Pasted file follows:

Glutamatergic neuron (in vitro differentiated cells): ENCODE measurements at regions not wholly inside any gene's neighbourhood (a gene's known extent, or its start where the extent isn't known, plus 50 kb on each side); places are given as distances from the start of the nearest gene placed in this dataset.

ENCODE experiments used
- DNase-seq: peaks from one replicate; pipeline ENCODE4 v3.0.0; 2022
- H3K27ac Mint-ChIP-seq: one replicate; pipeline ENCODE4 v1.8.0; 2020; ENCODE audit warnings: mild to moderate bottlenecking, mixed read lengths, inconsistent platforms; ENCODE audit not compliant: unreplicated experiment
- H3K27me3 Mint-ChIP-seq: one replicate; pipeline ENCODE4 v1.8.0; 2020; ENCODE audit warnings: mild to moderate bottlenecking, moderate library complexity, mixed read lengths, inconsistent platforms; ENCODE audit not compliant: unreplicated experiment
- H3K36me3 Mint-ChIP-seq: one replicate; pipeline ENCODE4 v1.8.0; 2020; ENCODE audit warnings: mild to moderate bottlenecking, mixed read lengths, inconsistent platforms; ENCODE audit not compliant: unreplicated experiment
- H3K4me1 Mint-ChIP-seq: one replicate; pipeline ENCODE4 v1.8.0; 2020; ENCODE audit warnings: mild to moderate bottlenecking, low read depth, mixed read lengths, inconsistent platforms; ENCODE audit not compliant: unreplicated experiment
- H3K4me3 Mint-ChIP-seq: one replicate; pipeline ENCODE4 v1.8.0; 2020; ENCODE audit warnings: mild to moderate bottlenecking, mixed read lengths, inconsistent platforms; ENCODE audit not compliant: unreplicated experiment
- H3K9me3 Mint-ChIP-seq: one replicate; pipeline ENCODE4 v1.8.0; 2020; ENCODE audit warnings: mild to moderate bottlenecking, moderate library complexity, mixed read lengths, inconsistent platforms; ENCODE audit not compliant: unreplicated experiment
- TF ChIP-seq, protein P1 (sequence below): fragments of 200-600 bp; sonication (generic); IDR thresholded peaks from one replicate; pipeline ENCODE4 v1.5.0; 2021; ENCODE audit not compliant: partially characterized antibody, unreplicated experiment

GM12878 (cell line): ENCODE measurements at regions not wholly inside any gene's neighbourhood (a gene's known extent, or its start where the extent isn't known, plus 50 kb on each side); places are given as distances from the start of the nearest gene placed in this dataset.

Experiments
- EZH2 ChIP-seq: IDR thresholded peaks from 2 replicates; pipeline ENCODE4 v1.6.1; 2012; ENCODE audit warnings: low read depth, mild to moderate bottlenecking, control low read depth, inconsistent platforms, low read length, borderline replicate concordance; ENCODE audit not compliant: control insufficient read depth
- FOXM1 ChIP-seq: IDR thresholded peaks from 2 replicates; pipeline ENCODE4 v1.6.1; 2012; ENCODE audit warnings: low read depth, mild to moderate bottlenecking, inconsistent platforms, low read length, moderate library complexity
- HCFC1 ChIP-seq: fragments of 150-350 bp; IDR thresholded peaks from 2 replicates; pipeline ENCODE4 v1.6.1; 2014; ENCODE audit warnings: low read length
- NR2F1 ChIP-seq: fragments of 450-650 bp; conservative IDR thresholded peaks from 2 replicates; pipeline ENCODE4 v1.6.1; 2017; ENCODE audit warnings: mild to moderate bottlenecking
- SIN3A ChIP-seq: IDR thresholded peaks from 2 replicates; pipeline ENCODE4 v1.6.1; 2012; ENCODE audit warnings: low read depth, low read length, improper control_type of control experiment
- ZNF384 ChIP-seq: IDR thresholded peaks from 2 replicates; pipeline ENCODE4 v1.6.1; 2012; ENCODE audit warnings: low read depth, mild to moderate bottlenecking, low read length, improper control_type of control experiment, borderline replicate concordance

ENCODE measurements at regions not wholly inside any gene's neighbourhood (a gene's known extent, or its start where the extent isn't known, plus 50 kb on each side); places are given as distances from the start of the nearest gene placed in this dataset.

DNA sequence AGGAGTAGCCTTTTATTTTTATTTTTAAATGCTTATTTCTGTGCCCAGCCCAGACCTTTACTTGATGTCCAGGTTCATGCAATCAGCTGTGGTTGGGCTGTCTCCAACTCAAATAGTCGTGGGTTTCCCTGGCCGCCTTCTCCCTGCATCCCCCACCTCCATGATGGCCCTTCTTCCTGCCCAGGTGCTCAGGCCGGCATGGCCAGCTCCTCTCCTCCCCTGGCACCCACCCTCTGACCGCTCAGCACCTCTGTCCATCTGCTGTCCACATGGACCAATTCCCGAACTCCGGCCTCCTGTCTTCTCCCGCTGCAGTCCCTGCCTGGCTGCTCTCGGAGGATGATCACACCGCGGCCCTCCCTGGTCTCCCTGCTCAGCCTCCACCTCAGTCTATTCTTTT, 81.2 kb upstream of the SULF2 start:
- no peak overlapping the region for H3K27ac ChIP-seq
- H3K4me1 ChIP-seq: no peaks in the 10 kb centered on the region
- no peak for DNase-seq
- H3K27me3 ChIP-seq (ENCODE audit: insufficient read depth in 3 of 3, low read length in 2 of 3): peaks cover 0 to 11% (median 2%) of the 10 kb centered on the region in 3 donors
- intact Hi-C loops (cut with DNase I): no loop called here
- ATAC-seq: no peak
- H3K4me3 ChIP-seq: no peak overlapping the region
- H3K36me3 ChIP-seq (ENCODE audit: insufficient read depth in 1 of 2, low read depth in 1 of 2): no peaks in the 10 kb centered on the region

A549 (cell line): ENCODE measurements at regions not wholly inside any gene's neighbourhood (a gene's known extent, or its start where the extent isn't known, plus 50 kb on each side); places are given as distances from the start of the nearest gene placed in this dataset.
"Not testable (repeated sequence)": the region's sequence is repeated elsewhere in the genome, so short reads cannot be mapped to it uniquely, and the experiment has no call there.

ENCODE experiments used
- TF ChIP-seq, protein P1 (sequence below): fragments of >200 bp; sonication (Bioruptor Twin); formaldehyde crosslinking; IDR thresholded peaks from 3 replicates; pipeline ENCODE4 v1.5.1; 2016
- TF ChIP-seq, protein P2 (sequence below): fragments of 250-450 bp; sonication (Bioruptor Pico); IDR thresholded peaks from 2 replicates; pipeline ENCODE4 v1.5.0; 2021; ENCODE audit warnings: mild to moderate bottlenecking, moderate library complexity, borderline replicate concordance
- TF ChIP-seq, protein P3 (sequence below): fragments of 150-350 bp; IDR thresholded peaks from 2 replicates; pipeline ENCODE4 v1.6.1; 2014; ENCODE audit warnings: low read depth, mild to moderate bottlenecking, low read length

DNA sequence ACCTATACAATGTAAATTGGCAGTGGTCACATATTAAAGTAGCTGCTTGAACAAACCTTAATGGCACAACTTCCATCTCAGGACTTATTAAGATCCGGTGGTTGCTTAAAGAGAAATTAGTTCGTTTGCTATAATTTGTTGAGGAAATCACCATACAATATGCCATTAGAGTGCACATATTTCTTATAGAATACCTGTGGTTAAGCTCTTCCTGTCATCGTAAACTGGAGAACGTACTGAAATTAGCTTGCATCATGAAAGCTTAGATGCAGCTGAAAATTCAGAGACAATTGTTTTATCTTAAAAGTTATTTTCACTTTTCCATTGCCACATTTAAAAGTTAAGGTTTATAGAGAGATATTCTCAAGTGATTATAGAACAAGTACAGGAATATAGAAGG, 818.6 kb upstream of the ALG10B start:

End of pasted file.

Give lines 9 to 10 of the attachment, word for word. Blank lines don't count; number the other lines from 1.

- H3K9me3 Mint-ChIP-seq: one replicate; pipeline ENCODE4 v1.8.0; 2020; ENCODE audit warnings: mild to moderate bottlenecking, moderate library complexity, mixed read lengths, inconsistent platforms; ENCODE audit not compliant: unreplicated experiment
- TF ChIP-seq, protein P1 (sequence below): fragments of 200-600 bp; sonication (generic); IDR thresholded peaks from one replicate; pipeline ENCODE4 v1.5.0; 2021; ENCODE audit not compliant: partially characterized antibody, unreplicated experiment